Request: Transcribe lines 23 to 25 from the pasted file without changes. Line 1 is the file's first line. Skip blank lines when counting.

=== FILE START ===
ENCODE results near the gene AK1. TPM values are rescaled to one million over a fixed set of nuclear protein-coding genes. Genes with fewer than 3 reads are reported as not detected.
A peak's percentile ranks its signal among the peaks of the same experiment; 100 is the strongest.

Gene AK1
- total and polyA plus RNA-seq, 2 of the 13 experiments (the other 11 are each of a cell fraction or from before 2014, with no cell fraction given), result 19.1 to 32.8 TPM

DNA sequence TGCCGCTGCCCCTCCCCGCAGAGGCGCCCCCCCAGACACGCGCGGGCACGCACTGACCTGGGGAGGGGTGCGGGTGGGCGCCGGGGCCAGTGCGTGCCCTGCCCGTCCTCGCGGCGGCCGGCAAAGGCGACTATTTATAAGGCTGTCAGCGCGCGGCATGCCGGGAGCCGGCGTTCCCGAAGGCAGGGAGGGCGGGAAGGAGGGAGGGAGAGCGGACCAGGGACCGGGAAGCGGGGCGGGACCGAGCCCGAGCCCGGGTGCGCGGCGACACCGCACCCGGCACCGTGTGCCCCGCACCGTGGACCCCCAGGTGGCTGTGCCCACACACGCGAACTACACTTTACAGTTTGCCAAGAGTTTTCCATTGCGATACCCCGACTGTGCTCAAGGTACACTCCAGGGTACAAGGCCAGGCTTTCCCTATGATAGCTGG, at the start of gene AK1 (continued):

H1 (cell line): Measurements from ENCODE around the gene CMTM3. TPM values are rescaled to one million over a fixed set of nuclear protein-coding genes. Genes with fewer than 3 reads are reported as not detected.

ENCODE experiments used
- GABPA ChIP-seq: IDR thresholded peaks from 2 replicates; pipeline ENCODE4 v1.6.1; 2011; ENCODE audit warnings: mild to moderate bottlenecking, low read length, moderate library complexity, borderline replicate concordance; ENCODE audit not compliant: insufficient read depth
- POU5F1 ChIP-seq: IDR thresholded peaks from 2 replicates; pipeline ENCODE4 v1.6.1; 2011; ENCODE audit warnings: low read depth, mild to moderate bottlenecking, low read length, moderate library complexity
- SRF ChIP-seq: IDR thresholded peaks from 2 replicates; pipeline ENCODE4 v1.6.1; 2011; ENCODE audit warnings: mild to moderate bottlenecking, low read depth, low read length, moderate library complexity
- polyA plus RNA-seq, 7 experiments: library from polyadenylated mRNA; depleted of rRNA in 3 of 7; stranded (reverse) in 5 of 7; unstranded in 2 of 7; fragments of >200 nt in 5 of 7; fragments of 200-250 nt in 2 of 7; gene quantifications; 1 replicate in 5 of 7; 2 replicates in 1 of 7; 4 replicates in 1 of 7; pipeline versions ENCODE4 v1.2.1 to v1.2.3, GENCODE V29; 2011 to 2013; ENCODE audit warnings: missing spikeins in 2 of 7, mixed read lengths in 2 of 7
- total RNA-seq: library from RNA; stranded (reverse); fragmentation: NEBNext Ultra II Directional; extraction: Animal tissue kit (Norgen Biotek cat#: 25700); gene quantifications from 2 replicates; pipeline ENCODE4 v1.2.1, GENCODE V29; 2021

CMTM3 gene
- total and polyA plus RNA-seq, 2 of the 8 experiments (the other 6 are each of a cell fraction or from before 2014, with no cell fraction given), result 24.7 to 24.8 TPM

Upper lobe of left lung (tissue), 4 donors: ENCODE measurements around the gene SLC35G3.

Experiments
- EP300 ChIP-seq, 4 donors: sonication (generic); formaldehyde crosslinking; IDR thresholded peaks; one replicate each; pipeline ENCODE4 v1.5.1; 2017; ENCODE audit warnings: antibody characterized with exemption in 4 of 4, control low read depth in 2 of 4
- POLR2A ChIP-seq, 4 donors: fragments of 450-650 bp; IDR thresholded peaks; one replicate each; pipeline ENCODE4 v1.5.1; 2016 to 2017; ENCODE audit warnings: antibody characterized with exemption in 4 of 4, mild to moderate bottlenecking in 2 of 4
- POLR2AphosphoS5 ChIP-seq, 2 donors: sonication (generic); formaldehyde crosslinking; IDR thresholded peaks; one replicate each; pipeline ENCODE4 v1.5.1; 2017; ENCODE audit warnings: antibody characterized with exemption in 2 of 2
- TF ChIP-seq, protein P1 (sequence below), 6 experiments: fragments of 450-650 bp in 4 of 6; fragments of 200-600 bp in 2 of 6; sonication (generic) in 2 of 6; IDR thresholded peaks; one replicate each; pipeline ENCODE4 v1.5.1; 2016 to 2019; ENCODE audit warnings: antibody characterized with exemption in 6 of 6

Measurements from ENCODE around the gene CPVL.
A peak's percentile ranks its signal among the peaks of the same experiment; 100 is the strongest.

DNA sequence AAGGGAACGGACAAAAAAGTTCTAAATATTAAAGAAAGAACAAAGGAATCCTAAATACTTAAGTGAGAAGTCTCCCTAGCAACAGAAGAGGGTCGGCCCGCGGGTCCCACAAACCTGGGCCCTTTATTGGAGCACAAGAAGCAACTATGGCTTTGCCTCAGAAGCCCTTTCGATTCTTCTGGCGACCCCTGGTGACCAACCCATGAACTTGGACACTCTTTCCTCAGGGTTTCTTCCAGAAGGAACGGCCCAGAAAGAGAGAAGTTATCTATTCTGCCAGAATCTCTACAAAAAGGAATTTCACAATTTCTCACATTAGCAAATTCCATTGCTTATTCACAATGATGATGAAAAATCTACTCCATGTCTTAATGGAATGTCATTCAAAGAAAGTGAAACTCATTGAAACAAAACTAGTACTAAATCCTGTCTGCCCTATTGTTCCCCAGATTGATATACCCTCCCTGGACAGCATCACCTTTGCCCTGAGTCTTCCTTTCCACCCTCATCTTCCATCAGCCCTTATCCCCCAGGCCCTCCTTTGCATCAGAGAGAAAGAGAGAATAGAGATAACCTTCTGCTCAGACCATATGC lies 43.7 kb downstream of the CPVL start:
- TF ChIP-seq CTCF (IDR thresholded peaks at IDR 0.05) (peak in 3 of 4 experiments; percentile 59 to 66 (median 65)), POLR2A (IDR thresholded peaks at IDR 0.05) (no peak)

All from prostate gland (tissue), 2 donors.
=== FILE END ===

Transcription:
DNA sequence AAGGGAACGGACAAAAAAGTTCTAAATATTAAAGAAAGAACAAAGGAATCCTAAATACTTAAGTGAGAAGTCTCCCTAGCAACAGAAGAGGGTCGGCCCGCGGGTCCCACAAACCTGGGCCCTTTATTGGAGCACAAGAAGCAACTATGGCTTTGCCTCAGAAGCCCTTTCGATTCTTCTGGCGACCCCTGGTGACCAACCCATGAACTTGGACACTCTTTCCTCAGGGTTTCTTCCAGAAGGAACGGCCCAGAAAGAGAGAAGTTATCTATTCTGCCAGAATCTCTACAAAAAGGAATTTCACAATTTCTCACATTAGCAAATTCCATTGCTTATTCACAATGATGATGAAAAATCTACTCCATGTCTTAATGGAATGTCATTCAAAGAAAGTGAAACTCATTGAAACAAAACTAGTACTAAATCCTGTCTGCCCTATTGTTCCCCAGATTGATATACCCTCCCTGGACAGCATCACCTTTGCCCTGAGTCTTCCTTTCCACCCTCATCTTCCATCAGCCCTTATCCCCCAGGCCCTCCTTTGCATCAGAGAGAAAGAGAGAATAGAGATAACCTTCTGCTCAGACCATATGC lies 43.7 kb downstream of the CPVL start:
- TF ChIP-seq CTCF (IDR thresholded peaks at IDR 0.05) (peak in 3 of 4 experiments; percentile 59 to 66 (median 65)), POLR2A (IDR thresholded peaks at IDR 0.05) (no peak)

All from prostate gland (tissue), 2 donors.